Shortages at Saint Elizabeths Hospital leave people languishing in D.C. Jail
A report released Feb. 26 by the Office of the D.C. Auditor and the Council for Court Excellence documents serious shortcomings in the D.C. Department of Behavioral Health, including instances in which staff without formal forensic training made decisions regarding patients’ competency to stand trial and their criminal responsibility for the charges they face.
Saint Elizabeths Hospital in Congress Heights, D.C.’s only inpatient public psychiatric facility, was a focal point of the Council for Court Excellence’s investigation. The hospital served as a federal public psychiatric facility from 1855 to 1987, when control was transferred to the District of Columbia. Today, one-third of inpatient beds are occupied by individuals with voluntary or civilly committed statuses. The other two-thirds are occupied by pre-trial patients, including those waiting to be evaluated for competency to stand trial, and post-trial patients, including those who have been declared not guilty by reason of insanity.
While it is considered best practice for psychologists and psychiatrists conducting forensic evaluations to have received specific forensic training, D.C. law does not require it. In fact, no formal forensic evaluation training and certification program exists within the District. The audit recommends D.C. Code be amended to mandate formal training for mental health care providers who will be performing forensic evaluations.
The Division of Forensic Services oversees the forensic work at Saint Elizabeths but does not have direct authority over its staff. The audit calls the management structure an “organizational quagmire” and says the division’s role at the hospital “was unclear to almost everyone with whom we spoke, including DBH staff.”
The report’s recommendations include centralizing that management structure and giving the division greater authority over a unified budget for its forensic program. Complicating matters, the Division of Forensic Services has faced funding shortages since its inception. In fiscal year 2017, $0 were allocated for inpatient services. This means the division has no financial control over the programs it oversees at Saint Elizabeths.
D.C. Auditor Kathleen Patterson, in a Feb. 23 interview with ABC7, emphasized the impact of the long waiting lists and slow services that plague Saint Elizabeths. Bed shortages at the hospital mean that some people must wait to receive their court-mandated evaluation. “The courts have been very concerned about this,” Patterson said.
This concern was echoed at the D.C. Council’s Department of Behavioral Health performance oversight hearing on Feb 26. As Ward 6 Councilmember Charles Allen recounted, a D.C. superior court judge in 2017 ordered Saint Elizabeths to explain in court why individuals with court orders to be transferred to to the hospital were being held at the D.C. jail instead.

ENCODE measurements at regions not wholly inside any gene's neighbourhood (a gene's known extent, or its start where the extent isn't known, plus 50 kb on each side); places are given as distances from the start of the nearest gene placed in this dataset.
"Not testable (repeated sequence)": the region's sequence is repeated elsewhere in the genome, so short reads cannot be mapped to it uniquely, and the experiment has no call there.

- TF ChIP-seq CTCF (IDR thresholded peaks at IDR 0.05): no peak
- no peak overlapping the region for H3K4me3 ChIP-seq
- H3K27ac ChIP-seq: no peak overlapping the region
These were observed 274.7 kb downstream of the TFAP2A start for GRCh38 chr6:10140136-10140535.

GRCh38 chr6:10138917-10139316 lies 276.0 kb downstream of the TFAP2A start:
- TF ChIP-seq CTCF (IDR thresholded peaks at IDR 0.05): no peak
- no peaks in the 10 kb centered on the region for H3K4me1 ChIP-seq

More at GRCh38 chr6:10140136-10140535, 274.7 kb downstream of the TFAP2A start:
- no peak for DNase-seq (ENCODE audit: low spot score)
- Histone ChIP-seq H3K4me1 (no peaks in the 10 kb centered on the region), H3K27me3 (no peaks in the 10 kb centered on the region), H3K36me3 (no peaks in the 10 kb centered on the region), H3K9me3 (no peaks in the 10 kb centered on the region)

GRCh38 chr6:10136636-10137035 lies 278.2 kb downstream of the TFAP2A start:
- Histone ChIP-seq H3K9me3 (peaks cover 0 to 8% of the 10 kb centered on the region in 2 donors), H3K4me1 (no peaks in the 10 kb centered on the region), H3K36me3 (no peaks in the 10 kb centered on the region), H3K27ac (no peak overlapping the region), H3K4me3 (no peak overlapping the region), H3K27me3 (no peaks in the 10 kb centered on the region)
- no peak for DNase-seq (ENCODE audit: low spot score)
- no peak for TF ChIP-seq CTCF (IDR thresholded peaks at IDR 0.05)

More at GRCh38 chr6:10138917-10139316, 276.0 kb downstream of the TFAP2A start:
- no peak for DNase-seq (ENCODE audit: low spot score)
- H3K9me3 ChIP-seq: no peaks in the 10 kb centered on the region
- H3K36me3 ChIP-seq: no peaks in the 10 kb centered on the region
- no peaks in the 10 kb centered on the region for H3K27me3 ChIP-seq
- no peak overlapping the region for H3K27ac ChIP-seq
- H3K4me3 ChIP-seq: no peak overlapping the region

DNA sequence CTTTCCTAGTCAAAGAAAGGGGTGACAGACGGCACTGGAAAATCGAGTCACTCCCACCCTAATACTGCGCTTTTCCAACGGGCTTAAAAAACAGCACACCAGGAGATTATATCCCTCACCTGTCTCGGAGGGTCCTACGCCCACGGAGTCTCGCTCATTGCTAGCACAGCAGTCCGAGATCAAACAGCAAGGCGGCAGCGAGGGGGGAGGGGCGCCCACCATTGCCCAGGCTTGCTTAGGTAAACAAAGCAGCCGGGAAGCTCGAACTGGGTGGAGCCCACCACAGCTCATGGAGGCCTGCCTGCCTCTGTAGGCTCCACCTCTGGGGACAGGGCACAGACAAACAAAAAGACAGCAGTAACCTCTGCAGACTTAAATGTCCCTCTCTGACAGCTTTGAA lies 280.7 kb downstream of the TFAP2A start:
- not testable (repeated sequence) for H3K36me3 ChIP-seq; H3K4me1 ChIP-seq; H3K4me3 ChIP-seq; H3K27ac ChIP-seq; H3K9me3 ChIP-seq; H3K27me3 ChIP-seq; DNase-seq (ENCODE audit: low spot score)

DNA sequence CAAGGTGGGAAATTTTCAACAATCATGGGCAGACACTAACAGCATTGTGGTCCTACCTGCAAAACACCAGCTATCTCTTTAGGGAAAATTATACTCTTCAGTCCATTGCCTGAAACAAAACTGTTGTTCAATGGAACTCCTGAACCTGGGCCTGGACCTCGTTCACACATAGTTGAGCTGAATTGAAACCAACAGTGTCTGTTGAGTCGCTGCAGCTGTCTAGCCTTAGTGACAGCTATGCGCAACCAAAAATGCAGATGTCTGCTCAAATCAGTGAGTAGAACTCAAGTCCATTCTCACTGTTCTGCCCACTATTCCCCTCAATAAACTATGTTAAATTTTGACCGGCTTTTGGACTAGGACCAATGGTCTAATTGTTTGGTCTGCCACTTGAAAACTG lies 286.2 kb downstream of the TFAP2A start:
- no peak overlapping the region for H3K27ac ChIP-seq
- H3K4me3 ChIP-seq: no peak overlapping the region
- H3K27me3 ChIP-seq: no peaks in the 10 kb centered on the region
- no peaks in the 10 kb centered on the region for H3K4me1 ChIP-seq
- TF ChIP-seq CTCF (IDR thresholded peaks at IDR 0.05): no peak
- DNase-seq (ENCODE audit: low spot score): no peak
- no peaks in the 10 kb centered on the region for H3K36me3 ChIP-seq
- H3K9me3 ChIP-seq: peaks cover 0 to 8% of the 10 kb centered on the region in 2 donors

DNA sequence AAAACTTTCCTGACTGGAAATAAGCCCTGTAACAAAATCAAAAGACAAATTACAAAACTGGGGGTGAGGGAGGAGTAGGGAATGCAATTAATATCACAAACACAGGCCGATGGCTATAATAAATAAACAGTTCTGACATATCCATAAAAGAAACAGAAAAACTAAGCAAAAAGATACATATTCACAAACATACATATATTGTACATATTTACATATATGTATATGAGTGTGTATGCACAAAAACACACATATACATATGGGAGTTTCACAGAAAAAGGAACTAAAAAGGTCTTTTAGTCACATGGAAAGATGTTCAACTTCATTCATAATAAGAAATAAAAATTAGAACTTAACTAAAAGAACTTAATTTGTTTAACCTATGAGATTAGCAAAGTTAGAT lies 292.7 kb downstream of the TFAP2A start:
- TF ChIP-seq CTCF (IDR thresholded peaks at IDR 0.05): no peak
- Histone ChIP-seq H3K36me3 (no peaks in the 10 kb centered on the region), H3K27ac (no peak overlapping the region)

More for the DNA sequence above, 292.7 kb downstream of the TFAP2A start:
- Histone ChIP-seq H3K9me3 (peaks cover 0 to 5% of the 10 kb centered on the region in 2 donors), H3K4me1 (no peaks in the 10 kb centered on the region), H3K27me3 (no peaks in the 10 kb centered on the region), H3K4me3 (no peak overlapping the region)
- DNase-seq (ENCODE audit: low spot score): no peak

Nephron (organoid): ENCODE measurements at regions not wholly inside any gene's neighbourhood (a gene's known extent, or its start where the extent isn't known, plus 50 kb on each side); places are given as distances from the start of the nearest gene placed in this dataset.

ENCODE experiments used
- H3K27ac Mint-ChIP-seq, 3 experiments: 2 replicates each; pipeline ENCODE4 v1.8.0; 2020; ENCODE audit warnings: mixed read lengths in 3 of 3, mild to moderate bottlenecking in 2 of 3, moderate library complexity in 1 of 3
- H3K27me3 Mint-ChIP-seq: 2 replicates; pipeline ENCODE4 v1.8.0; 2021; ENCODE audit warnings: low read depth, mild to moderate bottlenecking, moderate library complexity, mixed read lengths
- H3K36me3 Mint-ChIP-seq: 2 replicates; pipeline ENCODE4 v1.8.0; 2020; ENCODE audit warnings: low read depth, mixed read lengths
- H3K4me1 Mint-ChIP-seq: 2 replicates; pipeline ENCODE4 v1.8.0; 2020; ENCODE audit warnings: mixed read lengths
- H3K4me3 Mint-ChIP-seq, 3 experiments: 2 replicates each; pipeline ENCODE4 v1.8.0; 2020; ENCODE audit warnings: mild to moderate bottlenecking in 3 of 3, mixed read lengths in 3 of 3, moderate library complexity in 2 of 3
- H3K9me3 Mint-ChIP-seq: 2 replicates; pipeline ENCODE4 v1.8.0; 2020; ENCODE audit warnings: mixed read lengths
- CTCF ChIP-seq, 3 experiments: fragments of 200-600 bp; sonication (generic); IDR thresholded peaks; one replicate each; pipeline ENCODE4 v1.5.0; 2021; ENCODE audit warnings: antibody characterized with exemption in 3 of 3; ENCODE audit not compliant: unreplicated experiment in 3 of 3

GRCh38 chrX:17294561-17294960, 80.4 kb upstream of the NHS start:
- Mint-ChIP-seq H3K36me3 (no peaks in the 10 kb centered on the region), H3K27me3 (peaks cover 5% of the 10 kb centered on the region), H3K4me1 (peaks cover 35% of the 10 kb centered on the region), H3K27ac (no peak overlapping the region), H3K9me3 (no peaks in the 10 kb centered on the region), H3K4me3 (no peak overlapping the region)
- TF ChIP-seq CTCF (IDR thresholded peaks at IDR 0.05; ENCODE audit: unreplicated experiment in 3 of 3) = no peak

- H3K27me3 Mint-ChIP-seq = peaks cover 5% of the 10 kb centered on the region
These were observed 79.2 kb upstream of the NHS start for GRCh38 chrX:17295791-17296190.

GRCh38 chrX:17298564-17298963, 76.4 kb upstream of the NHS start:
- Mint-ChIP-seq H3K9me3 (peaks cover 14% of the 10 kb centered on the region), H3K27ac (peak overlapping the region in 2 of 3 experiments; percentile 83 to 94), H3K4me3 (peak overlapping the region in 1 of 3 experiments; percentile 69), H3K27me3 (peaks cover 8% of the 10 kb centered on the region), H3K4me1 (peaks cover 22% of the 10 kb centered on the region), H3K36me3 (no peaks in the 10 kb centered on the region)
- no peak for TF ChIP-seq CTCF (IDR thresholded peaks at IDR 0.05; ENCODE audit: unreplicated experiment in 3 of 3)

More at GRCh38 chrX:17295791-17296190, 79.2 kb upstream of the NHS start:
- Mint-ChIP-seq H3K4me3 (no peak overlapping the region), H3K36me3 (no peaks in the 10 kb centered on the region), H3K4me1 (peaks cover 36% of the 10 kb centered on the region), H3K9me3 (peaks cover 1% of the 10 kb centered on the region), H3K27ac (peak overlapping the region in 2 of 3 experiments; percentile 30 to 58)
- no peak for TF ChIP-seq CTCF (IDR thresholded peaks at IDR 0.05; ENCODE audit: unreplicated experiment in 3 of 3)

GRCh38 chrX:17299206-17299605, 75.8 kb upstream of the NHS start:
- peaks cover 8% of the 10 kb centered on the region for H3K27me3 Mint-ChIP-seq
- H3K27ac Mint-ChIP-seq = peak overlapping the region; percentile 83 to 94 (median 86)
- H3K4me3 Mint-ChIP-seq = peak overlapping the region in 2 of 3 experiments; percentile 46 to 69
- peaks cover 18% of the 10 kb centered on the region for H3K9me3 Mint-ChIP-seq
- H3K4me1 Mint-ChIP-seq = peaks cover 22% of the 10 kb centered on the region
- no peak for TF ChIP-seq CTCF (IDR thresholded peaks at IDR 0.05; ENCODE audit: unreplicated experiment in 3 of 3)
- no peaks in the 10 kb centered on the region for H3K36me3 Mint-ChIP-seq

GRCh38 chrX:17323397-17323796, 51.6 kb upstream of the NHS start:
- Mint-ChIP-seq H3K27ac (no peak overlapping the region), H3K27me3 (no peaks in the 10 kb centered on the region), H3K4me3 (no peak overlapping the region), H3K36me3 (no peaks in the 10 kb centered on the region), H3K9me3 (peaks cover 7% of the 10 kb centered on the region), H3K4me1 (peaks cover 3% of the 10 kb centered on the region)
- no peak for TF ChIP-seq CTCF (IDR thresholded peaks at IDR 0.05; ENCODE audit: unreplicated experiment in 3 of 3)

A 2006 study from the Bureau of Justice Statistics found that more than half of all U.S. prison and jail inmates in 2005 had a mental-health problem, yet only around 30 percent of state prisoners and 20 percent of federal prisoners had received any mental-health treatment while in prison.
Because of capacity issues, Saint Elizabeths has struggled over the past few years to admit all those who have been ordered to undergo competency evaluation and restoration services, according to the testimony of report author Michael Hays. This has resulted in “an admissions waitlist causing defendants to remain incarcerated without receiving services,” Hays said, which “eventually delayed many defendants’ evaluations beyond the statutorily admissible time frame.”
Staff shortages are another issue. During a period of several weeks, while the Council for Court Excellence carried out its review, Hays said roughly one-quarter of full-time positions in the division were vacant. “Even if fully staffed, DFS would be unable to fulfill its responsibilities without overburdening staff,” he said. Hays referenced a finding that only three forensic-psychologist positions exist to perform more than 1,000 evaluations annually.
At the oversight hearing, DBH Director Tanya Royster claimed that mandating forensic training would only further limit the Department’s ability to hire qualified staff. She also pushed back against the idea that DBH is too overextended to initiate the pre-arrest diversion program that it has scheduled for rollout this year.
“As a newly created division,” Royster said, “we are proud that the work we have already initiated and planned is in line with many of the recommendations within the auditor’s report.”